U.S. stocks sharply lower in fallout from Fed

U.S. stocks declined Friday, with energy hardest hit as the price of oil dropped for a second day, as investors interpreted the Federal Reserve's decision to hold rates at record lows as a negative take on the economy.

"The Fed is still on hold, which is an overhang for the market," Robert Pavlik, chief market strategist at Boston Private Wealth. "There is some school of thought that they didn't raise rates because the U.S. economy is not strong enough -- [Fed Chair Janet] Yellen insinuated that there were some data that were not quite as robust as some of the prior data."

The S&P 500 (SPX) finished the day down 32 points, or 1.6 percent, at 1,958.

The Dow Jones Industrial Average (DJI) lost 290 points, or 1.7 percent, to 16,385. The Nasdaq Composite (COMP) shed 67 points, or 1.4 percent, to 4,827.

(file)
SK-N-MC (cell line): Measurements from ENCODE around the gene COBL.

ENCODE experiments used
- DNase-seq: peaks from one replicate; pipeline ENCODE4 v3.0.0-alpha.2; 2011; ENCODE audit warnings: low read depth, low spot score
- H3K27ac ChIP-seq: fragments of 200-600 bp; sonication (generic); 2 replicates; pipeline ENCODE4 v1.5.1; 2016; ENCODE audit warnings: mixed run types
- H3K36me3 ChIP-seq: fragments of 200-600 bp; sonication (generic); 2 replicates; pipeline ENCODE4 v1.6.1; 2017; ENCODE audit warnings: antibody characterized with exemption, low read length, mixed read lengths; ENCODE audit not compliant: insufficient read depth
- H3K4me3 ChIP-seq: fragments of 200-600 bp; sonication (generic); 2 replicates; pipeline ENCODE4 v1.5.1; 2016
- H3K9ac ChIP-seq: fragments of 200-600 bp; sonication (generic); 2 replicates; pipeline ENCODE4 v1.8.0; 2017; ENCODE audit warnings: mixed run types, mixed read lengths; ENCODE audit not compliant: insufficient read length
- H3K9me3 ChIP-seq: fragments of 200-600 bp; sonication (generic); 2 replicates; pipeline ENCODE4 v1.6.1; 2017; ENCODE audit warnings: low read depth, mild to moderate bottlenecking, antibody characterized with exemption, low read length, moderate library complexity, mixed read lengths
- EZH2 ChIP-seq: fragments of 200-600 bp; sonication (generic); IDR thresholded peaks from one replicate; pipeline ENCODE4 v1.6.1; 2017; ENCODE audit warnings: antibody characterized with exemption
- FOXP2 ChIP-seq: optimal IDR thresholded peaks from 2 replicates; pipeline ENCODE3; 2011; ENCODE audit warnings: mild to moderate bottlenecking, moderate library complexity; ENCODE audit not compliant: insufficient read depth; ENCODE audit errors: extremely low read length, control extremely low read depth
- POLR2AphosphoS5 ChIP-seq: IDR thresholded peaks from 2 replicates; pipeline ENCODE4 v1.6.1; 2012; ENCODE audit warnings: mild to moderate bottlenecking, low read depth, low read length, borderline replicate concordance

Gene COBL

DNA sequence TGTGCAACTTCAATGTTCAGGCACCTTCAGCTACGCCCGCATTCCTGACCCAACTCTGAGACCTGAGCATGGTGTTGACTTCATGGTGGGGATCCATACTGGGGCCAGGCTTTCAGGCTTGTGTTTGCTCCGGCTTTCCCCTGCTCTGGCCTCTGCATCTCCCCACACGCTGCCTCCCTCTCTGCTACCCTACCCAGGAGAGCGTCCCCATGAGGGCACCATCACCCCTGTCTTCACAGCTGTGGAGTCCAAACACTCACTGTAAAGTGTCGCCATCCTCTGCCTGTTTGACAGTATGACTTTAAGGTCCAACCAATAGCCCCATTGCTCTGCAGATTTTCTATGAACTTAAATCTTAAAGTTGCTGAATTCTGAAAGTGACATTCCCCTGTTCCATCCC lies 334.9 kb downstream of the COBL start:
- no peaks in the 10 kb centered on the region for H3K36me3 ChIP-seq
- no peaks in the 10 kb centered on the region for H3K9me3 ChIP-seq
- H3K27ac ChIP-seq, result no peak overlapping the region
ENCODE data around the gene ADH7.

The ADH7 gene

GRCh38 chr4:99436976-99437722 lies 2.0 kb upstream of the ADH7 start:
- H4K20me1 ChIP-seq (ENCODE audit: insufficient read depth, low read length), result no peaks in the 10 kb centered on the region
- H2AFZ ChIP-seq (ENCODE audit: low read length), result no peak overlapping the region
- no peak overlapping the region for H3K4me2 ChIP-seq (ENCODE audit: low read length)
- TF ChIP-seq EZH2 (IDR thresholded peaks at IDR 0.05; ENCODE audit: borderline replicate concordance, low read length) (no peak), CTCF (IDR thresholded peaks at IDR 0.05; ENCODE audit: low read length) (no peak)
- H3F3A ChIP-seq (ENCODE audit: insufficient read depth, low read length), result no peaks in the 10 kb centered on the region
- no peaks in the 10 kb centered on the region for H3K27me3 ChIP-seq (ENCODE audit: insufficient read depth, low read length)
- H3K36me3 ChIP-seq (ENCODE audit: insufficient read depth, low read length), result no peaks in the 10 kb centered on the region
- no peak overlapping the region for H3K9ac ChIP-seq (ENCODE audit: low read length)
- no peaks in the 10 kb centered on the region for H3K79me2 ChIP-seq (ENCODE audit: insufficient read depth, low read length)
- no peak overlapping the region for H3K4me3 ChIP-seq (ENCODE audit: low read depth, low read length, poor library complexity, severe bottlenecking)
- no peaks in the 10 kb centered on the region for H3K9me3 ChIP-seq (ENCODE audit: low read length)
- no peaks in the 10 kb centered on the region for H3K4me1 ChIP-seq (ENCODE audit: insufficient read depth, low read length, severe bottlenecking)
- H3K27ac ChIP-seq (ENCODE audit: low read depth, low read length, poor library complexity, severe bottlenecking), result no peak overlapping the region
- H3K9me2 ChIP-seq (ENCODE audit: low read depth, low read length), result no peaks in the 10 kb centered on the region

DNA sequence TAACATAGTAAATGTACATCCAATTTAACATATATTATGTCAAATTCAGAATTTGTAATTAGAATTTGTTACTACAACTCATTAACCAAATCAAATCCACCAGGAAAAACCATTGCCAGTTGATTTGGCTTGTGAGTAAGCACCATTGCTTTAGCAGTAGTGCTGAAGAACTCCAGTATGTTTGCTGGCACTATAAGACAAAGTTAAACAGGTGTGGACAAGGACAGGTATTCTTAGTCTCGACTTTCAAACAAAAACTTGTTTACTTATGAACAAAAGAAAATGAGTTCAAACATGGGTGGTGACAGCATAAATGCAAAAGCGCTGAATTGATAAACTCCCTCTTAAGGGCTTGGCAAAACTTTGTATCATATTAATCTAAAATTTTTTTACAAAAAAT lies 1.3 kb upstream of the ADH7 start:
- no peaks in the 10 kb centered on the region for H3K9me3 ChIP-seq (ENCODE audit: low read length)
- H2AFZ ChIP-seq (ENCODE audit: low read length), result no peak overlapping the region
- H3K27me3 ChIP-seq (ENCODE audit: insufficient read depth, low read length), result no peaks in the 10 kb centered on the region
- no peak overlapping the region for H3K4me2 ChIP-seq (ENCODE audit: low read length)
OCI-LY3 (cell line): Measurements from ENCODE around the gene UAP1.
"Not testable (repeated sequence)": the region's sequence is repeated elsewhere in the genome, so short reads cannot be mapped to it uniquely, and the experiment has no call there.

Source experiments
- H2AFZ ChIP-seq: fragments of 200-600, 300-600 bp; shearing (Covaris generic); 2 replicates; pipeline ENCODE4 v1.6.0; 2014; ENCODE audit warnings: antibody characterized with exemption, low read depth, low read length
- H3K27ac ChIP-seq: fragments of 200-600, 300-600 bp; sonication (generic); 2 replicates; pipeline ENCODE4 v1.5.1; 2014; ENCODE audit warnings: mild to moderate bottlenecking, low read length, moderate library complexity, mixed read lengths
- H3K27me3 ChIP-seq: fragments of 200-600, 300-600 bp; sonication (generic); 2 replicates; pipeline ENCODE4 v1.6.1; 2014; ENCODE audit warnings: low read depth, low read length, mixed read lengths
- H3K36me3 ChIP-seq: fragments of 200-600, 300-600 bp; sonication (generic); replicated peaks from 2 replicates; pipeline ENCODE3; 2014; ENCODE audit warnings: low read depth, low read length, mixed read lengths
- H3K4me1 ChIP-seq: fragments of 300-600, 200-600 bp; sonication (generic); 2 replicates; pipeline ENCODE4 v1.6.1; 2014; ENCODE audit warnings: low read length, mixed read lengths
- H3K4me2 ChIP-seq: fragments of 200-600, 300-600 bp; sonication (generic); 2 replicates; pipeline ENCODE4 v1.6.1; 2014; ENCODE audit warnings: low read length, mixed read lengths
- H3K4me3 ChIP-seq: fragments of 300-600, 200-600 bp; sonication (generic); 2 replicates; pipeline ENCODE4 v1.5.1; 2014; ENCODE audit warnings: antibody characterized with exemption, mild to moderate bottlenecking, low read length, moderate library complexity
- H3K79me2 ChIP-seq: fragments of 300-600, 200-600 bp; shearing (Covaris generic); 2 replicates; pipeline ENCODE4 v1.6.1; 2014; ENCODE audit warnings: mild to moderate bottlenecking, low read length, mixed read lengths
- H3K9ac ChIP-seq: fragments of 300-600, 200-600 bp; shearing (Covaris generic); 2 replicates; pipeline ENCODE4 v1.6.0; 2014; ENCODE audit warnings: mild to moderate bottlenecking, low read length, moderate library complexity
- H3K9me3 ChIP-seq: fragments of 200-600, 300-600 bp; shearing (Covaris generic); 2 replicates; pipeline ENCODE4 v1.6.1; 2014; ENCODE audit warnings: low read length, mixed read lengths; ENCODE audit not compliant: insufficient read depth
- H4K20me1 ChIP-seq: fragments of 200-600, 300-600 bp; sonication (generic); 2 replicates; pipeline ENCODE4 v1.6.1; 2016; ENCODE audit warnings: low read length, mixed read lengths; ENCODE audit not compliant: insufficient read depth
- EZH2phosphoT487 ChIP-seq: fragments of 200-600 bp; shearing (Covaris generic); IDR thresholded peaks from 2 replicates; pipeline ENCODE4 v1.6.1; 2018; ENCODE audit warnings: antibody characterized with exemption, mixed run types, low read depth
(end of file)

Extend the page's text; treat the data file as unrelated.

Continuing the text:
Wall Street signaled its distress a day after the Fed opted not to hike interest rates, voicing concern over slowing growth in China. Still, Yellen said a majority of Fed members continue to expect to increase rates this year, with a December move viewed as more likely than at the next Federal Open Market Committee meeting in October.

"We are surprised that economists were surprised the Fed left interest rates unchanged," wrote Nick Raich, chief executive officer at the Earnings Scout in an email."Based on our collection of decelerating sales trends among U.S. corporations, we believe the Fed made the right decision to wait."

In the coming week, economic reports on home sales and durable goods could shed further light on the domestic economy.